I cannot help but reflect upon the timeless struggle between mercy and the law. In 1830, the July Revolution that was the basis for the play projected a rebellion by liberals and revolutionaries against the French monarchy. King Charles X limited freedom of the press as he sought to consolidate his power, especially after the upheavals of the French Revolution of 1789. Revolutionaries wants to establish a republic where the voice of the common person would be heard and honored.

The protagonist, Jean Valjean, at his lowest point of humanity, experiences the mercy of God through the local bishop who bought his soul for God. He then devoted his life to paying it forward as often as possible. His devotion to mercy pits him squarely against his antagonist, Javert, who is a police detective obsessed with the fulfilment of the law and the metering out of punishment in accordance with the legal system.

Often throughout this story, mercy and the law clash. The law provides comfort and is designed to assist in the freedom of individuals and the proper functioning of society, but it can be made into a god as well. Mercy is the law of God written into human hearts and it cannot be squashed. Mercy is the divine act in which we enter into the chaos of another person’s life and give them a glimpse of the divine. The story of every person must be heard.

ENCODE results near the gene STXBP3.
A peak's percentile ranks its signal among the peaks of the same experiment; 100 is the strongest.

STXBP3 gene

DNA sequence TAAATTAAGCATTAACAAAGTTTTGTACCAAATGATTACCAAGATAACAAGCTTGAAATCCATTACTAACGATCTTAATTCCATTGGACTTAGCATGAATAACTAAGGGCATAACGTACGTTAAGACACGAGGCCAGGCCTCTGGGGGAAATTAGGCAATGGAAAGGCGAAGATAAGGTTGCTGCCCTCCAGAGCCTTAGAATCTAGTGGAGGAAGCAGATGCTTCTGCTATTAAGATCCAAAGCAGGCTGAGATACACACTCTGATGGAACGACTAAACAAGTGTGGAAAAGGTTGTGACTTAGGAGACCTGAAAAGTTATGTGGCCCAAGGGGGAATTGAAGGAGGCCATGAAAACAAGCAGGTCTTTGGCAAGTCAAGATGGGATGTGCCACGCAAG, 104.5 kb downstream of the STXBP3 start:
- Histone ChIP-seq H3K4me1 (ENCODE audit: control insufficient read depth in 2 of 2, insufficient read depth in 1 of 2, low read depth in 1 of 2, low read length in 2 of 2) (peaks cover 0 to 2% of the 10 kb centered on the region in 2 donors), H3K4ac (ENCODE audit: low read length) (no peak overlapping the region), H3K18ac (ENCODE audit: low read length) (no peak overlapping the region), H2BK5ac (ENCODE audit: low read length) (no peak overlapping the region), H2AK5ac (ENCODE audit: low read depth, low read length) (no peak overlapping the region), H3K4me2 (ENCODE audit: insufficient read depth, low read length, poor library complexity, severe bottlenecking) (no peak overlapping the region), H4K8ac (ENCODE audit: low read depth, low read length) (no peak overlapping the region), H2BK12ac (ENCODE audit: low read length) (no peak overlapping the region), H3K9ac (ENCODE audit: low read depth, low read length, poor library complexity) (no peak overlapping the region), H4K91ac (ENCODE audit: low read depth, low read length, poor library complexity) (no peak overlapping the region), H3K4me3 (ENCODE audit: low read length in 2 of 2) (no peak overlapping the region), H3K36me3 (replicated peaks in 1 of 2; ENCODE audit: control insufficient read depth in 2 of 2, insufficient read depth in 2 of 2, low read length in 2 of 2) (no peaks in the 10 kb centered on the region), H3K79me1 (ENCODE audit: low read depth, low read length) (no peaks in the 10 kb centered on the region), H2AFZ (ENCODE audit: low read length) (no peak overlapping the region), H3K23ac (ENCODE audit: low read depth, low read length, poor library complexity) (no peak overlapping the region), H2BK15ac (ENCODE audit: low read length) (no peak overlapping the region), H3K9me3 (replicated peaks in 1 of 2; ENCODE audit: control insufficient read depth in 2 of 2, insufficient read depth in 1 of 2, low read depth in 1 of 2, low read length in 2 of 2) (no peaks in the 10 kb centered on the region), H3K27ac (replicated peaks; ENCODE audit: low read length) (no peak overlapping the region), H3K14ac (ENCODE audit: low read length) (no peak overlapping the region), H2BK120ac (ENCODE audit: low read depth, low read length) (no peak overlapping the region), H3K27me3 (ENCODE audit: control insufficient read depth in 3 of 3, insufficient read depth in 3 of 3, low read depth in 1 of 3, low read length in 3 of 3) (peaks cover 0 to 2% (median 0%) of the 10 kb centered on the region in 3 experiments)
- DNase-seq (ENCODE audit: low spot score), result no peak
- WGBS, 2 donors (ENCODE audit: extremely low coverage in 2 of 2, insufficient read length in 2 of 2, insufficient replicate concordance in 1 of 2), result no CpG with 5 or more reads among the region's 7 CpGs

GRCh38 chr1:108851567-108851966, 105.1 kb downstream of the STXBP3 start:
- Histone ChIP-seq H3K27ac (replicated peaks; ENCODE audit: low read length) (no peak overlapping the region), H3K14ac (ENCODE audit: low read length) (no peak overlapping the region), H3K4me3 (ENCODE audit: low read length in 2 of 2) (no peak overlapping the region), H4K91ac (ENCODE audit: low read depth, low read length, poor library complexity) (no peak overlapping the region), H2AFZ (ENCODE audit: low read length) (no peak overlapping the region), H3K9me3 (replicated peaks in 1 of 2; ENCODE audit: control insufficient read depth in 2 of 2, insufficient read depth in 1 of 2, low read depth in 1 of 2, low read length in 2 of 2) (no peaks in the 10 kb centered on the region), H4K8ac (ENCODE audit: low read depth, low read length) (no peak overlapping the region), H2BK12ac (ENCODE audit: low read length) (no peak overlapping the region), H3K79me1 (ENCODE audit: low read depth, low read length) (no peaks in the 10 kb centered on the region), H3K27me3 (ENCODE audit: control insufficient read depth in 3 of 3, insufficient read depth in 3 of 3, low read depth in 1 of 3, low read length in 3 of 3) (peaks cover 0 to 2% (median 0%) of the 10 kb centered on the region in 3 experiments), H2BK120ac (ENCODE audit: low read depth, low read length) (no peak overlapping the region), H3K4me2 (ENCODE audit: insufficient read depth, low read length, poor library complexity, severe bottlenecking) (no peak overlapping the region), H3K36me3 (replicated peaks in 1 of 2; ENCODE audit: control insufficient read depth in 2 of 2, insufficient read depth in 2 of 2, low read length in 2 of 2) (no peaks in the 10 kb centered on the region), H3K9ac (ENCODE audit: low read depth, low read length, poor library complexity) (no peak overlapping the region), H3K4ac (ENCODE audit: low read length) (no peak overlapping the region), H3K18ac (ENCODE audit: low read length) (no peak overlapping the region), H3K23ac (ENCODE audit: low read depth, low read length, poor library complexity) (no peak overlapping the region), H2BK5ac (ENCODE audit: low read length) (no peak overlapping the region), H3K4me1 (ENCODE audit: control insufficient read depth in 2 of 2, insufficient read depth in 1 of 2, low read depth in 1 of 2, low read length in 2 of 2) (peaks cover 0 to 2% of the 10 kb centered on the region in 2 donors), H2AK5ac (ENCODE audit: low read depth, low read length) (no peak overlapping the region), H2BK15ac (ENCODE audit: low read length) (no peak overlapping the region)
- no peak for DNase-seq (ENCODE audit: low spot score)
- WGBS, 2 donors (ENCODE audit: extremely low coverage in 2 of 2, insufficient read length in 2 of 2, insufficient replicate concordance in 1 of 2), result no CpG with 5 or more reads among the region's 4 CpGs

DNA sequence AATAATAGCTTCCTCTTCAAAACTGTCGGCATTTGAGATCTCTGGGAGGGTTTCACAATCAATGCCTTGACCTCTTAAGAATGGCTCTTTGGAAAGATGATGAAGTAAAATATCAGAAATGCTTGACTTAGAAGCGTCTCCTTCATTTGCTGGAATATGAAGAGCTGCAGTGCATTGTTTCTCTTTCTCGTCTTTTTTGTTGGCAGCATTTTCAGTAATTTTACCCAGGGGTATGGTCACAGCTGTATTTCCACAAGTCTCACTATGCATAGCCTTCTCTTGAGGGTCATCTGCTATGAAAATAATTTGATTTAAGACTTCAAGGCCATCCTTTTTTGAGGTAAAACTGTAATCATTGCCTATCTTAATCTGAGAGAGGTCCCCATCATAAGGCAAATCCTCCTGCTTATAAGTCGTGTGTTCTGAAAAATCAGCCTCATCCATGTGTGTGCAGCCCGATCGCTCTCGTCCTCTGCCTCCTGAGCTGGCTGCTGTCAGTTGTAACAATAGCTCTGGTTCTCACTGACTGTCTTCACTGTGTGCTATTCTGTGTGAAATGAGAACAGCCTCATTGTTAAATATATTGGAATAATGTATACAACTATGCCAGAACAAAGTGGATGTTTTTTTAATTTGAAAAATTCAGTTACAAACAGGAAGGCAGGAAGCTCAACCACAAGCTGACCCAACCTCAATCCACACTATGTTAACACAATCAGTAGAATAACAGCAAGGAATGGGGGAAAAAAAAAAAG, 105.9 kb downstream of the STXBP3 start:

Valjean was fearful of telling his story and he could not see his saintliness, which was based on always doing what was right. It is helpful to us to really listen to another person’s story and learn about the humble, insignificant ways that God has touched each person’s life. When Valjean’s story becomes known, we weep in gratitude. When we learn another person’s story, we weep and celebrate as well. This is mercy. It is entering into the chaos of another person.